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Speech by CE at Hong Kong Belt-Road City-to-City Cultural Exchange Conference 2017 opening ceremony

Following is the speech by the Chief Executive, Mrs Carrie Lam, at the Hong Kong Belt-Road City-to-City Cultural Exchange Conference 2017 opening ceremony this morning (December 9):

Danny (Curator of the Hong Kong Belt-Road City-to-City Cultural Exchange Conference 2017 and Co-Artistic Director of Zuni Icosahedron, Mr Danny Yung), Mathias (Curator of the Hong Kong Belt-Road City-to-City Cultural Exchange Conference 2017 and Co-Artistic Director cum Executive Director of Zuni Icosahedron, Mr Mathias Woo), ladies and gentlemen,

Good morning. I'm delighted to join you today for the opening ceremony of the "Hong Kong Belt-Road City-to-City Cultural Exchange Conference."

For a few years now, much has been talked about the Belt and Road Initiative and many conferences have been held in Hong Kong harping on this important theme. But placing "culture" as the theme of a Belt and Road conference is quite pioneering and commendable. It is definitely something to be welcome by my Government for a few reasons. First, as I have mentioned in my speech at the Asia Cultural Co-operation Forum 2017 Gala Dinner held last week, culture has been given increasing prominence by government leaders, including our Chinese leaders. I quoted from General Secretary Xi Jinping's 19th Congress Report delivered on October 18 this year that culture is a country and a nation's soul and the country of China will thrive only if the Chinese culture thrives, and our Nation will be strong only if our culture is strong. It is therefore acknowledged in his report that we must provide our people with rich intellectual nourishment to meet the people's new aspirations. Secondly, the Belt and Road Initiative is not only about trade and business. One of the five main areas of connectivity which this Initiative sets to boost is people-to-people bond. In this area, as mentioned by the Chairman of the National People's Congress Standing Committee Mr Zhang Dejiang at the inaugural Belt and Road Summit held in Hong Kong in May last year, Hong Kong has been an important window for cultural exchanges between the East and the West given our open and inclusive cultural atmosphere. Thirdly, culture occupies an important place in my vision for Hong Kong as portrayed in my maiden Policy Address delivered on October 11 this year. My Government will continue to provide the policy and resources for transforming Hong Kong into Asia’s cultural hub and taking advantages of our cultural foundation to promote people-to-people interactions along the Belt and Road.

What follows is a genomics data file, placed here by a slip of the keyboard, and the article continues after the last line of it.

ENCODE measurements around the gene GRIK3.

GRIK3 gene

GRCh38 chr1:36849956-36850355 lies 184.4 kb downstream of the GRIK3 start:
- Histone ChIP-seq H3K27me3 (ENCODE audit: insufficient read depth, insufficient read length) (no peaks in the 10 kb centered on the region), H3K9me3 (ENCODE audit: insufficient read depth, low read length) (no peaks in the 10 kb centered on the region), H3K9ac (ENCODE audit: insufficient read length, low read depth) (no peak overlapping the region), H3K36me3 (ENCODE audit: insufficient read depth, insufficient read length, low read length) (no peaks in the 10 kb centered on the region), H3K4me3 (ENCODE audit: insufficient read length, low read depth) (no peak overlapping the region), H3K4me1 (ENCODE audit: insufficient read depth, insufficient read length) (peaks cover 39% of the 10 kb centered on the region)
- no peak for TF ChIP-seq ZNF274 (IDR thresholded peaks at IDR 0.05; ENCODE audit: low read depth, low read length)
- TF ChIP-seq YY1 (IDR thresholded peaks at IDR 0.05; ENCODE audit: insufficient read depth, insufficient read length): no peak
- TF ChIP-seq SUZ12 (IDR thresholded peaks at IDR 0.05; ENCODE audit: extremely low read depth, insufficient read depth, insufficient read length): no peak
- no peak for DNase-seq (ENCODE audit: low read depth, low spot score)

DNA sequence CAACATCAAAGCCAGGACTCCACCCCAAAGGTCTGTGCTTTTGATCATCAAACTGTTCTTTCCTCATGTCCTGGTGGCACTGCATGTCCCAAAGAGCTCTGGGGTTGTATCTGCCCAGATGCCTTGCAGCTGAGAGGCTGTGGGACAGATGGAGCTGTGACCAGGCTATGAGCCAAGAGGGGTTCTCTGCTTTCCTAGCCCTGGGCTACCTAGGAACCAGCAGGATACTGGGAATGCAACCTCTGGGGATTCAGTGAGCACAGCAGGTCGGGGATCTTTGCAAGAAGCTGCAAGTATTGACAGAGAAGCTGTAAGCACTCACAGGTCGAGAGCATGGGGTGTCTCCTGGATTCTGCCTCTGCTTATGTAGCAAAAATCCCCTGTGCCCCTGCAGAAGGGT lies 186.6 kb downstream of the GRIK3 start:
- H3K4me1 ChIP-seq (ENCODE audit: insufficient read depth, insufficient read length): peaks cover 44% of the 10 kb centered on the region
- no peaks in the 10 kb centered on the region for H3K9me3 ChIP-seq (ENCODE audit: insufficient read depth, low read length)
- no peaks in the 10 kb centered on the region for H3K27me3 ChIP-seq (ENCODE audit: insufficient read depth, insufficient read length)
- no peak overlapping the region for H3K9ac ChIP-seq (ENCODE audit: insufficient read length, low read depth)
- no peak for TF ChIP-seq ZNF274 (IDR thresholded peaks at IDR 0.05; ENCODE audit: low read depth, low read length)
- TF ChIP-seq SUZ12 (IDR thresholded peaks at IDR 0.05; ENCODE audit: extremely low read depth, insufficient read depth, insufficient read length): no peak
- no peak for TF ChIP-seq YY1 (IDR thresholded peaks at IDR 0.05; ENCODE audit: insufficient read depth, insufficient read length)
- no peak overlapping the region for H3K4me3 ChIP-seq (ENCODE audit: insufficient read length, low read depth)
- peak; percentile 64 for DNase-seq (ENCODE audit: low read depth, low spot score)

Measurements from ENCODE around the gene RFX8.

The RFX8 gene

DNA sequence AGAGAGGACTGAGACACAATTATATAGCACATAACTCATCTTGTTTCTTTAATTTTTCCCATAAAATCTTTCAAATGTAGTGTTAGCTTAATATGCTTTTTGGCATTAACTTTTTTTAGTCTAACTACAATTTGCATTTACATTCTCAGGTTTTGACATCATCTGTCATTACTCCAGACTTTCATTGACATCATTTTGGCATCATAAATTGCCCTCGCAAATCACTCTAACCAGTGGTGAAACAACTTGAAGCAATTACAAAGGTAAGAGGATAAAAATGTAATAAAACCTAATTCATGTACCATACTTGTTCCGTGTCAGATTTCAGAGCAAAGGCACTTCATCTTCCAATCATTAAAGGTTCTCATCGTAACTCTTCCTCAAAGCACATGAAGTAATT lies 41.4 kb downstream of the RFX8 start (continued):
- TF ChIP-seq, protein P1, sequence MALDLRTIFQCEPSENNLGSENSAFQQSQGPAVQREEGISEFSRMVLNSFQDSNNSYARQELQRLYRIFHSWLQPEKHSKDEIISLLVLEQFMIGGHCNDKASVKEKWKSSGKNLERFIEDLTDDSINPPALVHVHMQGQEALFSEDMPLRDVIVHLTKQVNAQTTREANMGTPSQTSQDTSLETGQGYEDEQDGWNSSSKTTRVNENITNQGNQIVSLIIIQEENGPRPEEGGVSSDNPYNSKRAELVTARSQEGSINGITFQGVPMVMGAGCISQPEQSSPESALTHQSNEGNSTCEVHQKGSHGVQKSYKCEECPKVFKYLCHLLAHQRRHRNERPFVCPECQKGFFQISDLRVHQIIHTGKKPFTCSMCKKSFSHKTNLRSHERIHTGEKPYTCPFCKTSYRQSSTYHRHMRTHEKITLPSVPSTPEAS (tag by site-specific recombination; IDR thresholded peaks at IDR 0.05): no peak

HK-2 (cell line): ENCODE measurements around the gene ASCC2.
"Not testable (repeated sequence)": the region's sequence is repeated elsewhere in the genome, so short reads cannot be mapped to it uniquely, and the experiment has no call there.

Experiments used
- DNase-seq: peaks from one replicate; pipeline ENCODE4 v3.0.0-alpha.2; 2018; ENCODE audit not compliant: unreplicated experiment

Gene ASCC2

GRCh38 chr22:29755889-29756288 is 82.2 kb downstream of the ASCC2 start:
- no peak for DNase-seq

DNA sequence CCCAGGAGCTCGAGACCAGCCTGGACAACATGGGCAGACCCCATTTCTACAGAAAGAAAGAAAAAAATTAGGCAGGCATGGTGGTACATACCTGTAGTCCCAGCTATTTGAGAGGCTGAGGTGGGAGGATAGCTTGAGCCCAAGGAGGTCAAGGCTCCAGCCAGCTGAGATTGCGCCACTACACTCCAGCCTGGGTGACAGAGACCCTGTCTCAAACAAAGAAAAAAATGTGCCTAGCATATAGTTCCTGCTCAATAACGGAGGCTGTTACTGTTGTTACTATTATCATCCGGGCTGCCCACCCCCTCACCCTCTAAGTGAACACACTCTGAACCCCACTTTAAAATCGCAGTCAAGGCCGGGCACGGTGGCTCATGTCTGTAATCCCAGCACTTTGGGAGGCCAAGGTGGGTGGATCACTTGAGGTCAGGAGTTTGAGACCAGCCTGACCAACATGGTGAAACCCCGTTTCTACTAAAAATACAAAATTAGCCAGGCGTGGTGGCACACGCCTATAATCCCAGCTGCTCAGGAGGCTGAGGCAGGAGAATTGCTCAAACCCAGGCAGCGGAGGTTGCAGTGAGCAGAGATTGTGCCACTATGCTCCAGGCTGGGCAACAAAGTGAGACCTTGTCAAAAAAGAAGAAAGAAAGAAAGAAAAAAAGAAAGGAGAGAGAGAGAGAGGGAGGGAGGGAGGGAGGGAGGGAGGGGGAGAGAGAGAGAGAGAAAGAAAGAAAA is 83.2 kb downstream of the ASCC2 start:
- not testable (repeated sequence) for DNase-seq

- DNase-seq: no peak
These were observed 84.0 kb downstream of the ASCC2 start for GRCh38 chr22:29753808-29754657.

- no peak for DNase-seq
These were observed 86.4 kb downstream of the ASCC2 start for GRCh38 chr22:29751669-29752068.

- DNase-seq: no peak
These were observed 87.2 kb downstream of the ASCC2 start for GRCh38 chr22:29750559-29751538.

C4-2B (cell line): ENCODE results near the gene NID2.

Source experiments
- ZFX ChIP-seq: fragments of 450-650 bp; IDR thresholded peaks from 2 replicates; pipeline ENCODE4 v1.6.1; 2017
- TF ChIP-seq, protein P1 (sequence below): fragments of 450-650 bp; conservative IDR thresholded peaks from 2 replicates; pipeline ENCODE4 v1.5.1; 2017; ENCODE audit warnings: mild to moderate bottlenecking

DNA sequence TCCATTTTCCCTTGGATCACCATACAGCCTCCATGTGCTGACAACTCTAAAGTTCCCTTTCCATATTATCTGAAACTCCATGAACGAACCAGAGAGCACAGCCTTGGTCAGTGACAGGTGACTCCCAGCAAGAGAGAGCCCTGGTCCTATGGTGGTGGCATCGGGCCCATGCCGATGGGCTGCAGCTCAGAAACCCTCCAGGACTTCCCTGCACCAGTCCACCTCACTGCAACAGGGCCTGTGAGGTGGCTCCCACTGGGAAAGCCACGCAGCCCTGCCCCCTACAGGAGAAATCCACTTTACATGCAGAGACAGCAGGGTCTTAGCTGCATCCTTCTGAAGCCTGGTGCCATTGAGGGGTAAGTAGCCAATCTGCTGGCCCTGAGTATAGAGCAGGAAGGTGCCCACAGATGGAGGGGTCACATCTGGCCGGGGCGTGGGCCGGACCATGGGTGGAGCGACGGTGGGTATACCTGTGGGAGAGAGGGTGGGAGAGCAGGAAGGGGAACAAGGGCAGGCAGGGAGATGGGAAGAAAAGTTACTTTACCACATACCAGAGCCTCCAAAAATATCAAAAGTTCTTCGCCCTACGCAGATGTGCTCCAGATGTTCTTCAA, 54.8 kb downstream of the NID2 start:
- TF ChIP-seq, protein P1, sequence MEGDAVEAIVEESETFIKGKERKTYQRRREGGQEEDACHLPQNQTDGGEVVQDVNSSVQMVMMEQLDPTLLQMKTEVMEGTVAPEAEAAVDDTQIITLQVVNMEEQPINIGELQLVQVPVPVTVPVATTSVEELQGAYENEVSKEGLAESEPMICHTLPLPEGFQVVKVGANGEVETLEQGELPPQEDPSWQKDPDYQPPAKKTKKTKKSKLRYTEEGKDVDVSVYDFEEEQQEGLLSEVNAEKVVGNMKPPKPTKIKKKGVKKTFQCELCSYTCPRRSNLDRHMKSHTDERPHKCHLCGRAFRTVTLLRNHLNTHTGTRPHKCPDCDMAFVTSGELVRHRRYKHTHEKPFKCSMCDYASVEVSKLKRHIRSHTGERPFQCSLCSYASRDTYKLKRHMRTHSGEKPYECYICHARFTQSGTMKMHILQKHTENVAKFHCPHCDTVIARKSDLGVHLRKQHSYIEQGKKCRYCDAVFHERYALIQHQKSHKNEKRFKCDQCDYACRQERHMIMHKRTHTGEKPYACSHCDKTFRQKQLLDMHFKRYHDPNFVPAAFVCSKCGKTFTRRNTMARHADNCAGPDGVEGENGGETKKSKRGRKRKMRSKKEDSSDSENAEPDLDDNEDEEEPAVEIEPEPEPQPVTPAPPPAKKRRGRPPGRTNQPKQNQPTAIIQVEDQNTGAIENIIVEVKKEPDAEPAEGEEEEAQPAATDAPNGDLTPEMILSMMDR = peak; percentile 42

Indeed, as the senior civil servant responsible for cultural policy a decade ago for four and half years, I can promise you that culture will be very close to my heart as the Chief Executive of the Hong Kong Special Administrative Region (HKSAR).

I must therefore express my most sincere gratitude to Zuni and her Artistic Directors, Danny Yung and Mathias Woo for bringing to us this international cultural gathering.

Indeed, this is not the first time that Zuni brought us such important global or regional connections. Zuni initiated a Greater China cultural conference in 1998, a year after the establishment of the Hong Kong Special Administrative Region. That conference's focus, then as now, is on the artists and cultural professionals of four Greater China cities: Shanghai, Shenzhen, Taipei and Hong Kong. That is the reason why it is commonly referred to as the 4-City Conference.

As Danny has said of Hong Kong’s return to our motherland China, it "would be a cultural opportunity to initiate an important discourse on Chinese culture, Chinese and foreign cultures, as well as Eastern and Western cultures." The City-to-City Conference has brought that "opportunity" to creative life. And we are all the better for it. Each year, critical developments in arts and culture are discussed, together with broader issues such as creativity, arts education and cultural challenges. The mission is laudable: to champion and promote the sustainable development of arts and culture in the participating Chinese cities. And, no less important from my Government's perspective, to showcase the role of Hong Kong as a regional cultural capital.

This year, given the widespread interest in the Belt and Road initiative, Zuni has expanded its ambitions by running back-to-back cultural events, beginning with the 4-City Conference, which ended yesterday, and continuing these two days with the first "Hong Kong Belt-Road City-to-City Cultural Exchange Conference."

That decision has been well received, with more than 70 arts and cultural practitioners, cultural policymakers and scholars from all over the world here in Hong Kong to share their vision and their experience under the theme of "Cultural Exchange and City Branding". This welcome occasion presents an excellent opportunity for cities along the Belt and Road to build connections, and for their cultural leaders to create opportunities. It offers as well the promise of greater co-operation between the cultures and creative industries of East and West. This is indeed that an essential aspect of the Belt and Road Initiative: the building of connectivity, not only in infrastructure and commerce, but in culture and the arts, thereby creating ties and enriching people-to-people bonds.

Mathias has just mentioned his aspiration for this city conference to become a sustainable platform. I want to assure you, Danny and Mathias, that the HKSAR Government will certainly give you that support in many years to come.

On that note, I wish you all a rewarding conference and a New Year overflowing with creative and cultural promises. Thank you very much.


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